I asked him one day why he stayed. He said “because they pay me well and I have a family to look after.” But in the same breath he pointed to the 60+ hour work week, the lack of vacation time, the level of mental stress he was caught up in every single day, and how it sent him home an angry man who felt as if his hard work culminated in a daily zero sum game.

In that moment, he came to the realization that he might be “working hard,” but he wasn’t “working smart.” That his immense talent was being wasted, and soon it would be 20 years from now and he would be filled with regrets for not understanding the difference between “hard” work and “smart” work.

He left the company not long after that, and a year later was working at an established broadcast network in another city. He was happier, excited, and grateful for our conversation. There were other people he had passed the message on to, and they also learned that sometimes “hard” work is not what we need. Rather we need the ability to fulfill our craft in a manner that made it seem less like work, and more like a passion.

Work hard, but work smart. Those who fail to see the difference are undercutting the foundation of their future success, and far too often ensuring the platform for such success can never be built on such shaky pilings.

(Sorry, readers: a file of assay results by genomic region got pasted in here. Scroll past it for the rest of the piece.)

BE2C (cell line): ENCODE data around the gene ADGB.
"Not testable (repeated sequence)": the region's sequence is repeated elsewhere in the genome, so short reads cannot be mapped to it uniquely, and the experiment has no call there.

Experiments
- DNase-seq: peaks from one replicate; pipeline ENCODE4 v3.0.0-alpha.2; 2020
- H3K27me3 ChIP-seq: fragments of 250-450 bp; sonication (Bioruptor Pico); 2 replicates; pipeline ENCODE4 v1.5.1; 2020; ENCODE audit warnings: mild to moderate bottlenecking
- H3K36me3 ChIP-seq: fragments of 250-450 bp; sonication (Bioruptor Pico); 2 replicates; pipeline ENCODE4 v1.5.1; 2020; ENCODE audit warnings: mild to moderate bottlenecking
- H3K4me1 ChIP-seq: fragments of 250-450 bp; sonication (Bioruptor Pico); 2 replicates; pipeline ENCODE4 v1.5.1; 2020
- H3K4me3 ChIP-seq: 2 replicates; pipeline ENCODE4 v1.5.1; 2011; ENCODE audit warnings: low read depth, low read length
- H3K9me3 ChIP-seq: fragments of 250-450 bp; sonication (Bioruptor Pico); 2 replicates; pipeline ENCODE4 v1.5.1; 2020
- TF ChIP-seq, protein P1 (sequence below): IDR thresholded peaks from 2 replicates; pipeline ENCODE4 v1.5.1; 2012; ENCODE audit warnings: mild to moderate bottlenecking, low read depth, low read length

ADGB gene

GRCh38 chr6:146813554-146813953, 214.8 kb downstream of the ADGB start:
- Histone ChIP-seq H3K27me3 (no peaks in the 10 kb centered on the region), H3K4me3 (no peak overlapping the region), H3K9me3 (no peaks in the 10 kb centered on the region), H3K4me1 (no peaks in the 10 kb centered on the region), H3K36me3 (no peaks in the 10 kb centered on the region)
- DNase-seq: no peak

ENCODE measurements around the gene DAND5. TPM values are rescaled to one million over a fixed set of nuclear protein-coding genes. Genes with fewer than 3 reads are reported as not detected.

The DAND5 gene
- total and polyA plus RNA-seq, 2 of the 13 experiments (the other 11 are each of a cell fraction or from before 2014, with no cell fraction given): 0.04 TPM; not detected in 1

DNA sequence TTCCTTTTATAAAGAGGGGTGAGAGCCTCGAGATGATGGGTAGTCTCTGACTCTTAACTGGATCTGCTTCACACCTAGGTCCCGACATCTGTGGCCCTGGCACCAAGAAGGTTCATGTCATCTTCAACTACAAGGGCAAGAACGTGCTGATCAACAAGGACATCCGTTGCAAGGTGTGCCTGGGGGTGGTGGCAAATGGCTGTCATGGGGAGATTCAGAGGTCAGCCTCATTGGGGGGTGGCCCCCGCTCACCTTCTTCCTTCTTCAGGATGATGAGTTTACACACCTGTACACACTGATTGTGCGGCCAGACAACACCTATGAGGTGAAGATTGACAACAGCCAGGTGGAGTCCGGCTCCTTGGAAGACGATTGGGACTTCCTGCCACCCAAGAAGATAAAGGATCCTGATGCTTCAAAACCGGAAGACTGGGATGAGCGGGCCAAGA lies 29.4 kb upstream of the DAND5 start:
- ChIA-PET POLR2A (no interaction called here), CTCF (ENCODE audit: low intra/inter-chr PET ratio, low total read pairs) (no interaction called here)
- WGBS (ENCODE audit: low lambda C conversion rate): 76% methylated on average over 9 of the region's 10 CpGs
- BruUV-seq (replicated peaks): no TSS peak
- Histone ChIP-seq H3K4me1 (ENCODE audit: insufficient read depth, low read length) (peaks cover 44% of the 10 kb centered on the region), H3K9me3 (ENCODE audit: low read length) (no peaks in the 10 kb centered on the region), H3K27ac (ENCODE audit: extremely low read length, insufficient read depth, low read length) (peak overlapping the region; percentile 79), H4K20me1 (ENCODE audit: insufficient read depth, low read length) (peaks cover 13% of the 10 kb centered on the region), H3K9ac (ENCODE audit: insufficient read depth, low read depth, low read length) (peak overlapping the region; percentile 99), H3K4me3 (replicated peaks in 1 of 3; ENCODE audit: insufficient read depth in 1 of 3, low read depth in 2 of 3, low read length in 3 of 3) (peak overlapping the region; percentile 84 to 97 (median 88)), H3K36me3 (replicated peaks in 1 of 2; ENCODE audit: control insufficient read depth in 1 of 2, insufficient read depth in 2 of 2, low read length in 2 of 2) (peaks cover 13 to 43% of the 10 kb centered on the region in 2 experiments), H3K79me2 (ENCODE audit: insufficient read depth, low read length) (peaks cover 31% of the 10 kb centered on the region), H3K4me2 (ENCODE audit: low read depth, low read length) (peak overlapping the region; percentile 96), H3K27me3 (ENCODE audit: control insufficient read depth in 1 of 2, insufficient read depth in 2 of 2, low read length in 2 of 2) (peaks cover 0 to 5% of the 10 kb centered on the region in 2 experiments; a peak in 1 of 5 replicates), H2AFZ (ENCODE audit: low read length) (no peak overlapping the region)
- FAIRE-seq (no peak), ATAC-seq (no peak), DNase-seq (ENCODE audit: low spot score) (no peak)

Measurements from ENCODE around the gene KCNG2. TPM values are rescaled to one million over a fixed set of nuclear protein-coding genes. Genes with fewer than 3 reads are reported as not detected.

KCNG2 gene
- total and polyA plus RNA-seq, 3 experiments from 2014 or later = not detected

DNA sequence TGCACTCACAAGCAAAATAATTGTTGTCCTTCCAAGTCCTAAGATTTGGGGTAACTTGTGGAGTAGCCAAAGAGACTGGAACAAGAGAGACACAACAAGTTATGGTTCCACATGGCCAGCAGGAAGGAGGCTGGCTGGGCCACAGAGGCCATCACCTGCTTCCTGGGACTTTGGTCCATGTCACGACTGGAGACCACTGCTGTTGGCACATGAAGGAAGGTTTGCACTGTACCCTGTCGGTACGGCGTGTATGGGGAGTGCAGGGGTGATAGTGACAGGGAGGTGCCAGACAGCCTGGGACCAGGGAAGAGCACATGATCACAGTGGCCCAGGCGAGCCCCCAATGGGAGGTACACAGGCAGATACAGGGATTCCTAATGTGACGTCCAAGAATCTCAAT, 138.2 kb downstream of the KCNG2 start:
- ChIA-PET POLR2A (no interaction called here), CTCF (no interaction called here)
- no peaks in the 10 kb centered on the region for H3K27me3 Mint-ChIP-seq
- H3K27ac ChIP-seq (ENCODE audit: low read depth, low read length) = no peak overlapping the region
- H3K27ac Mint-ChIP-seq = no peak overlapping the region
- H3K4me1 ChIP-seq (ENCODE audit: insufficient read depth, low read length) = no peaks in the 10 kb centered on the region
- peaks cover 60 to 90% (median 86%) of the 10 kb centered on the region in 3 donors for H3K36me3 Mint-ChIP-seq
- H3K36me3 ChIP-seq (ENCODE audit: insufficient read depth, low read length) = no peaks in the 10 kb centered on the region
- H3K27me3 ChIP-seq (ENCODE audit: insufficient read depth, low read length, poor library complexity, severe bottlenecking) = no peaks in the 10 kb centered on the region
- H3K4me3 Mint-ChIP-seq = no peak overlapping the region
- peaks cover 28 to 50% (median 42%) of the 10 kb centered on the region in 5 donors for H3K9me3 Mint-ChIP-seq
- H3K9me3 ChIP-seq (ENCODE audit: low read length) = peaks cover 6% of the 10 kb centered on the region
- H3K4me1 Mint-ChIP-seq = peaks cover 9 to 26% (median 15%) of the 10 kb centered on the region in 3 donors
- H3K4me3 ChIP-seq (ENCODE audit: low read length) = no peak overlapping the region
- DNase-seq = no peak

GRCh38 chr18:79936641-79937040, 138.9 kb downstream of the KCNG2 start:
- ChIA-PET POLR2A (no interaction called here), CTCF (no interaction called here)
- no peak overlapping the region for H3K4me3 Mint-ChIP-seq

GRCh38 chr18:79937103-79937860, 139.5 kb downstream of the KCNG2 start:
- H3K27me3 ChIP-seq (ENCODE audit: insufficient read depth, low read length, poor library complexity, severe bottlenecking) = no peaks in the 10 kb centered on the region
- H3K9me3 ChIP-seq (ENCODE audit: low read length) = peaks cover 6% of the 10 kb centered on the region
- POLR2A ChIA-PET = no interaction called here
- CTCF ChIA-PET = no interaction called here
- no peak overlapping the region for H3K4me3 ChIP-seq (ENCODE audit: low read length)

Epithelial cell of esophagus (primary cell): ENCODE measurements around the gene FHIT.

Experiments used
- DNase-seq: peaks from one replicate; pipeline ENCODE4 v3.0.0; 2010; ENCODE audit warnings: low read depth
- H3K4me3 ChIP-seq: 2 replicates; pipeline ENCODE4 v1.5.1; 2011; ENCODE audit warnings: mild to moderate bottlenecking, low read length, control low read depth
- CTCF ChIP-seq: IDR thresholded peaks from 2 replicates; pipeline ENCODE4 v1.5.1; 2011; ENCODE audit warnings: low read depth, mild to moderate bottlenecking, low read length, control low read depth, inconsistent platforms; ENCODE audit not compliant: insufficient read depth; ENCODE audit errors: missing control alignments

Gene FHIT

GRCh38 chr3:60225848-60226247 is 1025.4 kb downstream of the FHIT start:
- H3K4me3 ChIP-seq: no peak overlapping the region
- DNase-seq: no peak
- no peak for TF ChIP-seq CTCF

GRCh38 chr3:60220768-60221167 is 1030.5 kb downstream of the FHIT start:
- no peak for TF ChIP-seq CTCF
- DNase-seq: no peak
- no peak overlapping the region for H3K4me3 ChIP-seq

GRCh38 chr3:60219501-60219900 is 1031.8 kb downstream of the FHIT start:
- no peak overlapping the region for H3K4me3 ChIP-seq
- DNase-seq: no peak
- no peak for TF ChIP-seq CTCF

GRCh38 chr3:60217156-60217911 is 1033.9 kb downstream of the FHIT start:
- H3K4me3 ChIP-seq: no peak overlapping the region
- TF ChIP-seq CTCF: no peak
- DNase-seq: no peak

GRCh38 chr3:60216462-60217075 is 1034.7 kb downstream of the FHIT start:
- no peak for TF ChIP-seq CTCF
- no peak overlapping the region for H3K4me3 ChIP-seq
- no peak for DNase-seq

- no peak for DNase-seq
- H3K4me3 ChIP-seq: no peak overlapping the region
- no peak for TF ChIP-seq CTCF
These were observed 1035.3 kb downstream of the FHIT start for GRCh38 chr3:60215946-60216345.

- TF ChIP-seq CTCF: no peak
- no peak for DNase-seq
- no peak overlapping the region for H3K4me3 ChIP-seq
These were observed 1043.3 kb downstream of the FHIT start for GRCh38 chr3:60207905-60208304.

2) Discipline 

The world we live in is rife with time-wasters and what I like to call “shiny things.” There is not a person among us who can state without question they have never buckled themselves down to perform a task, write a proposal, research a new cure for male-pattern baldness, (or something similarly critical to life itself), make their time count AND……suddenly……without warning…….drifted…….Hey look, a new cat video on Facebook”…..into……”did I leave that charging cable in the car?”…..something…….completely…….look, the new Deadpool trailer is out!”…..unimportant and mind-numbingly perfect for wasting valuable time.

Sure, it’s easy to call it “human nature.” However, it’s something we can control. It’s a discipline we can and must teach ourselves every day. It’s a lesson we often think we’ve learned, but then come to the realization we failed when we find ourselves at the computer ordering those new wine glasses imprinted with the words “It’s not drinking alone if the dog is home.”

Head in the game. Buckle in. Focus on what you are doing. Stay in the moment. Daydreams can be wonderful in allowing ourselves to seek out new ideas we would never even conceive in everyday life. But they can also be detrimental to our professional and personal growth in wasting precious time.

Time that we can never recover.

3) Accountability

It is the word we hear screeched at us over and over and over again, usually by people in a position of power, always by those who if their own character is examined we find far too often they have no real concept of what it means.

Do not simply seek to be held accountable for your actions and your words. Step out and demand those around you hold you accountable.

Personally, I find it often impossible to stifle laughter when I hear certain people talk about being held accountable. You know those of whom I speak. The ones who make promises, look you straight in the eye, (whether in person or via electronic means), and bellow something to the effect “HOLD ME ACCOUNTABLE!”

Shame of it is, we rarely do.